Maximizing seating aids entertaining
By Melissa Rayworth
Published: Sunday, Dec. 16, 2012, 8:56 p.m.
The joy of home entertaining at the holidays often comes with a challenge: How do you provide enough seating for a roomful of holiday revelers with just a sofa and a few chairs? Are there creative options besides resorting to folding chairs?
Los Angeles-based interior designer Betsy Burnham frequently hears from clients who want help solving this puzzle. “People are doing more home entertaining than ever,” Burnham says, so they want to design their living space to accommodate guests easily. For those without huge rooms, that can be challenging.
Here, Burnham and designers Brian Patrick Flynn and Kyle Schuneman offer advice on maximizing seating without sacrificing style.
Stealth seating: Use ottomans, stools and sturdy side tables. These pieces can work as tables or storage surfaces, then occasionally serve as extra seating for game nights or casual gatherings around the coffee table. Benches can work the same way.
Chairs from elsewhere: Use a mixture of different chairs and benches at a dining room table year-round, rather than a matching set. The look is stylish, and when chairs need to be brought into a living room for a party, they don't necessarily look like they're been taken from the dining room set. Or, bring in your outdoor seating and deliberately mix it in with the indoor pieces. The juxtaposition can be nice, plus you can coordinate them with similar colored cushions or accessories.
The right sofa: Pay attention to size and depth when choosing a sofa. A standard-size sofa is 7 feet. If you have three seat cushions, people sit in a pristine way in their cushion, and you'll be limited to a maximum of three guests on your sofa. But sofas that have bench seams offer one big seat, making it more likely that four guests might use the space.
Longer sofas offer additional seating, but Flynn says they're best used in what he calls a “floating space plan,” where two identical long sofas are placed across from one another in the center of a room, rather than having one sofa against a wall. They need to be “balanced with an extra-long coffee table,” he says.
Folding and stacking: “Folding chairs are often eyesores,” Flynn says, so he prefers chairs that can be stacked when not in use.
Burnham and Schuneman have each found a few types of stylish folding chairs, but they tend to come with higher price tags. She favors black bamboo folding chairs from Ballard Designs (about $100) for rooms with a more traditional style, and has used clear Lucite folding chairs (“kind of like the Philippe Starck ghost chairs”) in more modern living rooms.
Schuneman likes the fabric-covered “terai” folding chairs from Anthropologie (about $200), and suggests they can serve as a “great inspiration point for a DIY project.” Try recovering the cushion of an old upholstered folding chair “in some beautiful fabric that works in your room,” he says.
Planning carefully, shopping well and using a little DIY creativity are the keys to solving any holiday seating dilemma, Schuneman says.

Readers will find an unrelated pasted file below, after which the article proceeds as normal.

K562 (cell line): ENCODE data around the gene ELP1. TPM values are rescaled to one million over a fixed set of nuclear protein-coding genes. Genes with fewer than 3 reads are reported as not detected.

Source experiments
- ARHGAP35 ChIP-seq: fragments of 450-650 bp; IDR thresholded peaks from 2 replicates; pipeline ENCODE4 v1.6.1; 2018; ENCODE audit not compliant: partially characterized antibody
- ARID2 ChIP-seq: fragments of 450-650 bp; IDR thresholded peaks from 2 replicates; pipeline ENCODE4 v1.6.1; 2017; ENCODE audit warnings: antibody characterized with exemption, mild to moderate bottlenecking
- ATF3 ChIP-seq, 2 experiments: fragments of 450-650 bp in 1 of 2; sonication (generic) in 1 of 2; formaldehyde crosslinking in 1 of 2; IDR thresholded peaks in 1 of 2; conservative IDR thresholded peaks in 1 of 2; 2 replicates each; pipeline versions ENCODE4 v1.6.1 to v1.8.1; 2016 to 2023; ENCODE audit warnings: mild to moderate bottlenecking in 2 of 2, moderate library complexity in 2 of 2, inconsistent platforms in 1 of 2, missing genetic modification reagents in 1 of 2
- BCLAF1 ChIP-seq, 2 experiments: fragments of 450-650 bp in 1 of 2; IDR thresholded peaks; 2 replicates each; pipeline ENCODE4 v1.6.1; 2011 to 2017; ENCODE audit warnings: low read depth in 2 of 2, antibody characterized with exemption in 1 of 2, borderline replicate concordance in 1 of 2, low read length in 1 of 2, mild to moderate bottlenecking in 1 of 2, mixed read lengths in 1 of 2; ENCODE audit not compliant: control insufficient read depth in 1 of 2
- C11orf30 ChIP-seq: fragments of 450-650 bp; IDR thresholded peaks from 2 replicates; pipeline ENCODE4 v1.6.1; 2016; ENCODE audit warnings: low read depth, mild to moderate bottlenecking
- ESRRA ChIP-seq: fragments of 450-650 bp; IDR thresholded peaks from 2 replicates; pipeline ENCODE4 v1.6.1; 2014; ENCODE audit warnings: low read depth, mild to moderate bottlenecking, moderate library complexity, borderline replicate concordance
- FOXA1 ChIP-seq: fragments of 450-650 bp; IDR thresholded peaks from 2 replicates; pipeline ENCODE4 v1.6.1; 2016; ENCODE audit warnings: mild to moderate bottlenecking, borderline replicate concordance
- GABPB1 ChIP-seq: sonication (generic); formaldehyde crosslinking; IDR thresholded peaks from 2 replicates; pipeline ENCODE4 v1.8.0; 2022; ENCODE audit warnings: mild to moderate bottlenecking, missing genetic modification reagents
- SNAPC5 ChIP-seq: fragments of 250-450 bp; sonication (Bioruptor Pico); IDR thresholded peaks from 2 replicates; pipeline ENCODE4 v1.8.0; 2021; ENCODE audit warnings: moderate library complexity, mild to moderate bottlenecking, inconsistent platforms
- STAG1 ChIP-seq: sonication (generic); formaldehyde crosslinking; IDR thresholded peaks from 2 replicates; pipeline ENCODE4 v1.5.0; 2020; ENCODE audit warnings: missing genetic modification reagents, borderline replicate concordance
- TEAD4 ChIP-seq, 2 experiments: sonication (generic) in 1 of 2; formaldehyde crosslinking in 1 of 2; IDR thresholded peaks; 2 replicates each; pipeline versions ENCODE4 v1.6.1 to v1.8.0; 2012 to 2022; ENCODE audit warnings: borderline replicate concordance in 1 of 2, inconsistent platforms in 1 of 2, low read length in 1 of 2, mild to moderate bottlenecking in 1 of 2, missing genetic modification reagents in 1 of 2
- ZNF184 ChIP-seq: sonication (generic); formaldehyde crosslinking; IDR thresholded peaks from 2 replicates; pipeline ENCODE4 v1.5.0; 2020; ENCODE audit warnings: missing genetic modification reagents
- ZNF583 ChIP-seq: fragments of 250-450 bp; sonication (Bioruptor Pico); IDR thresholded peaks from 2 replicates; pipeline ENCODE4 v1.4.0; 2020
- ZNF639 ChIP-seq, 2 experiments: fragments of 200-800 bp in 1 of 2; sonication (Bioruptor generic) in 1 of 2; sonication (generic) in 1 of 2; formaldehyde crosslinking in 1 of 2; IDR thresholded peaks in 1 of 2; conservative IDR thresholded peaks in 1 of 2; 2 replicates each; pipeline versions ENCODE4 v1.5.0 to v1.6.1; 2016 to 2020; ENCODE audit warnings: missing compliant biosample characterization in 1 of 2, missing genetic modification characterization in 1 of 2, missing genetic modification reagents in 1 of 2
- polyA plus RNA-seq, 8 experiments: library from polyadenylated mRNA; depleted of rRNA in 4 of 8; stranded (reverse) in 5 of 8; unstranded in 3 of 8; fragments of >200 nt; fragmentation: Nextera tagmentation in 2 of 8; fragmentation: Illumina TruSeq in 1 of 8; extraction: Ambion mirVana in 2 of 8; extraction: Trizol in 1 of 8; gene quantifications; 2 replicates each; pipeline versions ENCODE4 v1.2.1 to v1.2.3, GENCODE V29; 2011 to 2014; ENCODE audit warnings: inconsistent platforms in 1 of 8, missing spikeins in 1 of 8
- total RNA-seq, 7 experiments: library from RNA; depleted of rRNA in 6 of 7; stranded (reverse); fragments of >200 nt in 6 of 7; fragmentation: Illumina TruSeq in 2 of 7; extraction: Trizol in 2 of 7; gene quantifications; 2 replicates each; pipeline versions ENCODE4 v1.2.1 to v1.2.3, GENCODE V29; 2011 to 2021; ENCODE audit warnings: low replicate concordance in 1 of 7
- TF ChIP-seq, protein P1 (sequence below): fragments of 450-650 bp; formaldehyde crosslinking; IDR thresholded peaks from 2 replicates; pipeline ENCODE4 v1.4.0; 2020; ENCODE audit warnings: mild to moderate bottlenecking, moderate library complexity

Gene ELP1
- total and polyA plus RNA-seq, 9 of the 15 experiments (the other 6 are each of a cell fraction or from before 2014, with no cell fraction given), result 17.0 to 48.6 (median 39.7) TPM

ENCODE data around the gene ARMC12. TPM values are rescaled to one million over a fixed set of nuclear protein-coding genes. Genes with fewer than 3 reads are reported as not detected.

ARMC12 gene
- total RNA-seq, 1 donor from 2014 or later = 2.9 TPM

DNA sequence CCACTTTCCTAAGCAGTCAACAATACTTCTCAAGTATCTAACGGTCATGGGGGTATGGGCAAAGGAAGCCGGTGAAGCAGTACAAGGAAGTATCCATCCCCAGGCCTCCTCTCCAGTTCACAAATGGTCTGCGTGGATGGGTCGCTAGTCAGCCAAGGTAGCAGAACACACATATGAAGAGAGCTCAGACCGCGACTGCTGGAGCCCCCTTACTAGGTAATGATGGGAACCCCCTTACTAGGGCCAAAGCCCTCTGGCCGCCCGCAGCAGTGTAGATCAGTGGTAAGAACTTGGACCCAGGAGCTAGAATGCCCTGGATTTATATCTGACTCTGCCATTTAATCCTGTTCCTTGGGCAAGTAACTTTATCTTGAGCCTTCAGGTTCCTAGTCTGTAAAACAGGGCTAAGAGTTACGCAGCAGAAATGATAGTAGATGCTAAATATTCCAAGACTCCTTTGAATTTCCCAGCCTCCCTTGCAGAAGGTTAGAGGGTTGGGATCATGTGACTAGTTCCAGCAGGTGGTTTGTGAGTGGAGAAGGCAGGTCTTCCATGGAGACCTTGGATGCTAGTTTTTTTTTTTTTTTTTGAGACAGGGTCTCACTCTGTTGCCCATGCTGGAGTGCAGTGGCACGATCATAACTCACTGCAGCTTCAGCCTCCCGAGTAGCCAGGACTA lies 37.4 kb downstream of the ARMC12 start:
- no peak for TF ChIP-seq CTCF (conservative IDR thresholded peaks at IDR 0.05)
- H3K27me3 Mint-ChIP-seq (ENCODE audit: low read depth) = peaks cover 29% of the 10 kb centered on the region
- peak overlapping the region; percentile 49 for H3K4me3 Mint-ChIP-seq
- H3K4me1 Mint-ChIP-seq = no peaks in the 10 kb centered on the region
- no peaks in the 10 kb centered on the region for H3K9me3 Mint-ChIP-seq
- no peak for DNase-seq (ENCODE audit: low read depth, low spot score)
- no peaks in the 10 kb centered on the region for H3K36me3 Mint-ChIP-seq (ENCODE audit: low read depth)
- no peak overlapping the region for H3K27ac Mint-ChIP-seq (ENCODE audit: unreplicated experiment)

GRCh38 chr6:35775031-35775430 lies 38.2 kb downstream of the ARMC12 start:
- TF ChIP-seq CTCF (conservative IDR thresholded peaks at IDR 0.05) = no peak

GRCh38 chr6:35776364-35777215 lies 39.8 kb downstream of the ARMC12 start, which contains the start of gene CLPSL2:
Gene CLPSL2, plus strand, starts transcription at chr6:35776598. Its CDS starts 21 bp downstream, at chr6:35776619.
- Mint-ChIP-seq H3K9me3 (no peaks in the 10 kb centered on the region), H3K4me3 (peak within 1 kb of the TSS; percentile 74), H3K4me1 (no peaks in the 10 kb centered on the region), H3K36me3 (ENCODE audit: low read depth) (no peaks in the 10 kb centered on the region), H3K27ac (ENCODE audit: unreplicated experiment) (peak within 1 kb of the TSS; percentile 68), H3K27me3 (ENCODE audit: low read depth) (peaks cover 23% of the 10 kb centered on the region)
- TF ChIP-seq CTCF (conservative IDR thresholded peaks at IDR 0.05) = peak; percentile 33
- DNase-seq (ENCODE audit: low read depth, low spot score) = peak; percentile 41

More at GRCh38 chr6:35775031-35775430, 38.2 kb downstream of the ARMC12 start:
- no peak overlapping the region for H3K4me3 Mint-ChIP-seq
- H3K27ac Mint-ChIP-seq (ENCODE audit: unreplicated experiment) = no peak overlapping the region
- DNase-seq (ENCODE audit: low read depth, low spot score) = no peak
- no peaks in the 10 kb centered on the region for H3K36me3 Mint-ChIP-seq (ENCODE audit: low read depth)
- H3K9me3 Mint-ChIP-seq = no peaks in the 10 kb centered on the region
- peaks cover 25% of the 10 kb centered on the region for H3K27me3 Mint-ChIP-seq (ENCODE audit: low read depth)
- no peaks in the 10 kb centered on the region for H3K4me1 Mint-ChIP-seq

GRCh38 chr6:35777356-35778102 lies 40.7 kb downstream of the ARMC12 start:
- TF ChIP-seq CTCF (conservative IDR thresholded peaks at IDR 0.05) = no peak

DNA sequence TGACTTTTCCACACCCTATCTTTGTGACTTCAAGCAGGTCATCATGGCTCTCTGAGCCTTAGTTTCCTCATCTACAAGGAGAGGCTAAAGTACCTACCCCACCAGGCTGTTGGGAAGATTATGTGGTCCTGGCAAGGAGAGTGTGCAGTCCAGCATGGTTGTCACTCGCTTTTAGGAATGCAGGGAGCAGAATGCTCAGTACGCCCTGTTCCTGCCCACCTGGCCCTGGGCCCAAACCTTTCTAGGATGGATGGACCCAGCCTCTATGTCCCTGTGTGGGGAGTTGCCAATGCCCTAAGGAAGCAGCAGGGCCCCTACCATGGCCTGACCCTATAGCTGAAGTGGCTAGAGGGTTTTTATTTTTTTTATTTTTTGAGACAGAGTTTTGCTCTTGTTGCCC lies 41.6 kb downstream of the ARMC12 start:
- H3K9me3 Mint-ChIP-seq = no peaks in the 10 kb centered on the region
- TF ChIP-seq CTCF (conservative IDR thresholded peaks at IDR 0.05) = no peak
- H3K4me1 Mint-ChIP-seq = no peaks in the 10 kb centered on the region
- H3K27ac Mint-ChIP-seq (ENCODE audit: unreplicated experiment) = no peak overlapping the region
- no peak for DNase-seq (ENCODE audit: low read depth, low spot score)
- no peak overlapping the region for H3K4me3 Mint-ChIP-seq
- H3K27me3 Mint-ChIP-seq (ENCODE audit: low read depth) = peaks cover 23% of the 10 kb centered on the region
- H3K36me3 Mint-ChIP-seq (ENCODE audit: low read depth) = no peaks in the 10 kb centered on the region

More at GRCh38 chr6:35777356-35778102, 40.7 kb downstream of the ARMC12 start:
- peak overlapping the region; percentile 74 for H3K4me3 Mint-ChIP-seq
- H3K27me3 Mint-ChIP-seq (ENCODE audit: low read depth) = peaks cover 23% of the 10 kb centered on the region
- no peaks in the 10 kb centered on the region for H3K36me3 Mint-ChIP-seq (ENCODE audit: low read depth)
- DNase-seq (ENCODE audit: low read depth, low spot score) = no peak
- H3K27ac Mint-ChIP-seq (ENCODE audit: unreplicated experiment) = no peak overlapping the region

“I always tell people to buy pieces that can move throughout your home,” he says.
Melissa Rayworth is a staff writer for the Associated Press.
Show commenting policy
TribLive commenting policy
You are solely responsible for your comments and by using TribLive.com you agree to our Terms of Service.
We moderate comments. Our goal is to provide substantive commentary for a general readership. By screening submissions, we provide a space where readers can share intelligent and informed commentary that enhances the quality of our news and information.
While most comments will be posted if they are on-topic and not abusive, moderating decisions are subjective. We will make them as carefully and consistently as we can. Because of the volume of reader comments, we cannot review individual moderation decisions with readers.
We value thoughtful comments representing a range of views that make their point quickly and politely. We make an effort to protect discussions from repeated comments either by the same reader or different readers.
We follow the same standards for taste as the daily newspaper. A few things we won't tolerate: personal attacks, obscenity, vulgarity, profanity (including expletives and letters followed by dashes), commercial promotion, impersonations, incoherence, proselytizing and SHOUTING. Don't include URLs to Web sites.
We do not edit comments. They are either approved or deleted. We reserve the right to edit a comment that is quoted or excerpted in an article. In this case, we may fix spelling and punctuation.
We welcome strong opinions and criticism of our work, but we don't want comments to become bogged down with discussions of our policies and we will moderate accordingly.
We appreciate it when readers and people quoted in articles or blog posts point out errors of fact or emphasis and will investigate all assertions. But these suggestions should be sent via e-mail. To avoid distracting other readers, we won't publish comments that suggest a correction. Instead, corrections will be made in a blog post or in an article.
- Steelers to release LaMarr Woodley
- Pirates notebook: Martin finding power stroke
- Kovacevic: Big Ben’s contract clock ticking
- Fear of building collapse closes Tarentum road
- Talented center Sutter is proving to be ‘pretty important’ for Penguins
- Van der Sloot to be extradited to U.S. in 2038
- Israelis kill Jordanian judge at border checkpoint
- Autopsy details sicken Pistorius
- Jailed Egyptian activists allege abuse by prison guards
- Primanti’s manager admits stealing $30,000 from restaurants
- Analysis: Kesler still on Pens’ radar as Shero aims to bring back ‘Big 3’